User centricity and user involvement is increasingly emphasized in Norwegian legislations related to service development in the health and public sectors. The service design discipline has emerged as a relevant and popular alternative to accommodate the requirements of user involvement. At the same time, the service design discipline has been criticized for lacking implementation competence. So far, there has been a focus on the earlier phases of service development both in service design practice and academia, while the later phases have received less attention. This chapter focuses upon the later development phases, in other words implementation and the transition from testing and piloting to an operationalized service. In this transition, the focus lies on the handover from service design consultants to the client. The topic of service design handovers is explored through an interview study with Norwegian service designers and civil servants. The interviews point toward a key challenge related to handovers, namely, how the clients can be supported in their further work, after the service design consultants have left, more specifically, how clients can make use of the service design material during implementation. This chapter presents a promising direction for service design handovers, by introducing the concept of roadmapping for service design. By combining findings from the interviews and technology roadmapping (TRM) research, the chapter introduces an approach I call service design roadmapping. Lastly, issues that are important to consider when further exploring service design roadmapping are discussed.
Article
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The early design phases, often referred to as the “fuzzy front-end”, have been closely examined by scholars and have a tendency to dominate the content of service design handbooks. However, there has been less focus on the back-end of the development process, both in practice and in academia. By combining theoretical perspectives with interviews of five service design practitioners and researchers, and observations of service design projects in healthcare, this work contributes to an initial exploration of the later phases. Findings indicate that service designers often have the deepest user insight knowledge in a team; hence, knowledge is lost when the designer leaves the project. This can make the project drift away from initially identified user needs, here called “user insight drift”. Drift can lead to an unintended mismatch between user needs and the service experience, due to decision-making in the later phases with limited consideration of user needs.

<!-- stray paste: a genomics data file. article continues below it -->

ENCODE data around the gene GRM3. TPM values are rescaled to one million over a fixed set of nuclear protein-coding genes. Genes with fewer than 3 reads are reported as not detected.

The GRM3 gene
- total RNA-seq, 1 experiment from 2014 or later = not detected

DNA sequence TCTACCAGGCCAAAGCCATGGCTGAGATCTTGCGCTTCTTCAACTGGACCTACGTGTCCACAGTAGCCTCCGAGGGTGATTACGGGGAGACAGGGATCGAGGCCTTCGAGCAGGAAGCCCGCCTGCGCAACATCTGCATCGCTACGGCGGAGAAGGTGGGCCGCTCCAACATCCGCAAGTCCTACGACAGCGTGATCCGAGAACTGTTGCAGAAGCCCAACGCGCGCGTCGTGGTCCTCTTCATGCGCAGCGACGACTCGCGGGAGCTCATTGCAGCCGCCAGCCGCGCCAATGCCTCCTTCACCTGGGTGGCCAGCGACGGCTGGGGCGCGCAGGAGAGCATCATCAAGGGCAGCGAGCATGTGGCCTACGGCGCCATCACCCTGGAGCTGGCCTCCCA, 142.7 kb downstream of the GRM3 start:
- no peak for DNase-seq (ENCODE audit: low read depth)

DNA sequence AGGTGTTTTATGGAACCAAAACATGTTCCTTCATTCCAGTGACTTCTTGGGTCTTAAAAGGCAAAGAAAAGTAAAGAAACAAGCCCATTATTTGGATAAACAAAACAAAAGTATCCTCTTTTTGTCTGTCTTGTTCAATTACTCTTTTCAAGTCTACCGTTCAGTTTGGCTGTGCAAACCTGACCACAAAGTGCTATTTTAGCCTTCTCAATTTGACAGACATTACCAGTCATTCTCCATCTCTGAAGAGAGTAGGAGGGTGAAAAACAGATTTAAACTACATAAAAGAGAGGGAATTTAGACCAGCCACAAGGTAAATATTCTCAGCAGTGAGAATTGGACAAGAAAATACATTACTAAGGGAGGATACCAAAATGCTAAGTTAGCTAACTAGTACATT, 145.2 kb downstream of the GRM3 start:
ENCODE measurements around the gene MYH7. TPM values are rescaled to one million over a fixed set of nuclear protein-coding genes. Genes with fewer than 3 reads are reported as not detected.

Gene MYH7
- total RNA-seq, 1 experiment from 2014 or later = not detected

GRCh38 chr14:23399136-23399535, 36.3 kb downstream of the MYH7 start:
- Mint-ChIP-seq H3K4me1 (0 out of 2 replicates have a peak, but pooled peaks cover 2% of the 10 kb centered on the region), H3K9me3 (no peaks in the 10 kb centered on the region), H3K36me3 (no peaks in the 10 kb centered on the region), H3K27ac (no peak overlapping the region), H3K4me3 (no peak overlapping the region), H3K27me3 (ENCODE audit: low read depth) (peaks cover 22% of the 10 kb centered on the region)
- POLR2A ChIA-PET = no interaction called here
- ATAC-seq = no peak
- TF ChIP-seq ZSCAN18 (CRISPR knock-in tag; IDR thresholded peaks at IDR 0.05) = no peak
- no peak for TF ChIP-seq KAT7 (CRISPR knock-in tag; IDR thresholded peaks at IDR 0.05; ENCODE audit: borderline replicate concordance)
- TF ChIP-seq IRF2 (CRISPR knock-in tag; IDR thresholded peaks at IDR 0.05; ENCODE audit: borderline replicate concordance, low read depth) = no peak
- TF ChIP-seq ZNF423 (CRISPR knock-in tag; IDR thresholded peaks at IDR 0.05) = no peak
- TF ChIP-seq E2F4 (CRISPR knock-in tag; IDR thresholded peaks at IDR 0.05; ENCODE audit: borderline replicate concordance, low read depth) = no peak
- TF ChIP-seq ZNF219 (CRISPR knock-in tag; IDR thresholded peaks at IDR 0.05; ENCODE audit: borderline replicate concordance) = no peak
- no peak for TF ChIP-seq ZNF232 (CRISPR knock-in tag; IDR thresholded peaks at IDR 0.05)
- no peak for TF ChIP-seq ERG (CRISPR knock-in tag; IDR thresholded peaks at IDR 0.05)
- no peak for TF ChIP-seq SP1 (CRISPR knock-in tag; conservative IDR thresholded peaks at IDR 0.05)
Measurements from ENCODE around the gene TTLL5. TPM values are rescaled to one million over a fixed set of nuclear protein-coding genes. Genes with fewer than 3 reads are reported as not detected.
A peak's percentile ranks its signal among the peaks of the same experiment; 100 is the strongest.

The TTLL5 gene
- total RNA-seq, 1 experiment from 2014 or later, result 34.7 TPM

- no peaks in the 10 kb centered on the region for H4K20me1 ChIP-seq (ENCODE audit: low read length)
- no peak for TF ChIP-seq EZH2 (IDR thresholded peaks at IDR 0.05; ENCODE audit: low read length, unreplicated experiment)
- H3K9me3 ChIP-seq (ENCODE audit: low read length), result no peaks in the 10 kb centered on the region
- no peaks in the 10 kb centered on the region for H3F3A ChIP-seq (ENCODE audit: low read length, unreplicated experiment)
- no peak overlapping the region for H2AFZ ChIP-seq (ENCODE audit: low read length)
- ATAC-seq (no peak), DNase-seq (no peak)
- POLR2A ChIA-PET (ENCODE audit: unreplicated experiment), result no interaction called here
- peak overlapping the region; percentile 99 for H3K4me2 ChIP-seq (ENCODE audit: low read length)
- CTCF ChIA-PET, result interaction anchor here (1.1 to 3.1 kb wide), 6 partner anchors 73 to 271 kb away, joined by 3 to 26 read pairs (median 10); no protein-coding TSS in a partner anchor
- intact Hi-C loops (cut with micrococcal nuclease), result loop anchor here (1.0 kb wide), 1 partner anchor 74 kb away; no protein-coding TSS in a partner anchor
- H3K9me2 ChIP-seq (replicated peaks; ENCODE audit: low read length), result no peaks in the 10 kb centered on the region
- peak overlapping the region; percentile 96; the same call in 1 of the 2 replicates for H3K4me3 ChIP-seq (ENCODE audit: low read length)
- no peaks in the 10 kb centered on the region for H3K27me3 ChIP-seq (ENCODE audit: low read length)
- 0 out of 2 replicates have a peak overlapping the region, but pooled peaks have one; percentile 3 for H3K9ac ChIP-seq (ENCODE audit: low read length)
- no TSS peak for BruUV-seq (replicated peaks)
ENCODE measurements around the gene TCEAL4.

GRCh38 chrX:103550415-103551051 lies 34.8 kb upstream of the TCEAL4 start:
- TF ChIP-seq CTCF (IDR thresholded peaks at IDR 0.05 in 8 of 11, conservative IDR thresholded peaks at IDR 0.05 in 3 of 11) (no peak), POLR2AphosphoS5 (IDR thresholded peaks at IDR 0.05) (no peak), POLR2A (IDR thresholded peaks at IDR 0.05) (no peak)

Article
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This paper presents a novel method for using scenarios for technology foresight. Technology foresight is a well-established discipline, practised with popular foresight methods such as roadmapping and scenario planning. Applying each foresight method reveals limitations in practice, some of which can be addressed by combining methods. Following calls for combining foresight methods, and past attempts to integrate scenario planning and technology roadmapping, we propose a novel method for their combination. The resulting method — ‘scenario-driven roadmapping’ differs in: i) using scenario planning first to identify plausible images of the general environment and then using the scenarios for technology roadmapping; and ii) taking advantage of ‘flex points’ – critical developments which would signal transitions along particular pathways – to create a ‘radar’ to support effective monitoring of the environment over time. This new combined method takes advantage of the strengths of both methods, while addressing their limitations. A case study vignette centred on the work of a special interest group for Radio Frequency IDentification (RFID) technology adoption in the English National Health Service is presented to illustrate and reflect upon the use in practice of the ‘scenario-driven roadmapping’ method. Participants were able to develop a detailed technology roadmap with clear ‘flex points’ helping to connect present circumstances with pathways towards future scenarios. We report on how participants engaged with the scenario-driven method and outcomes achieved were recorded.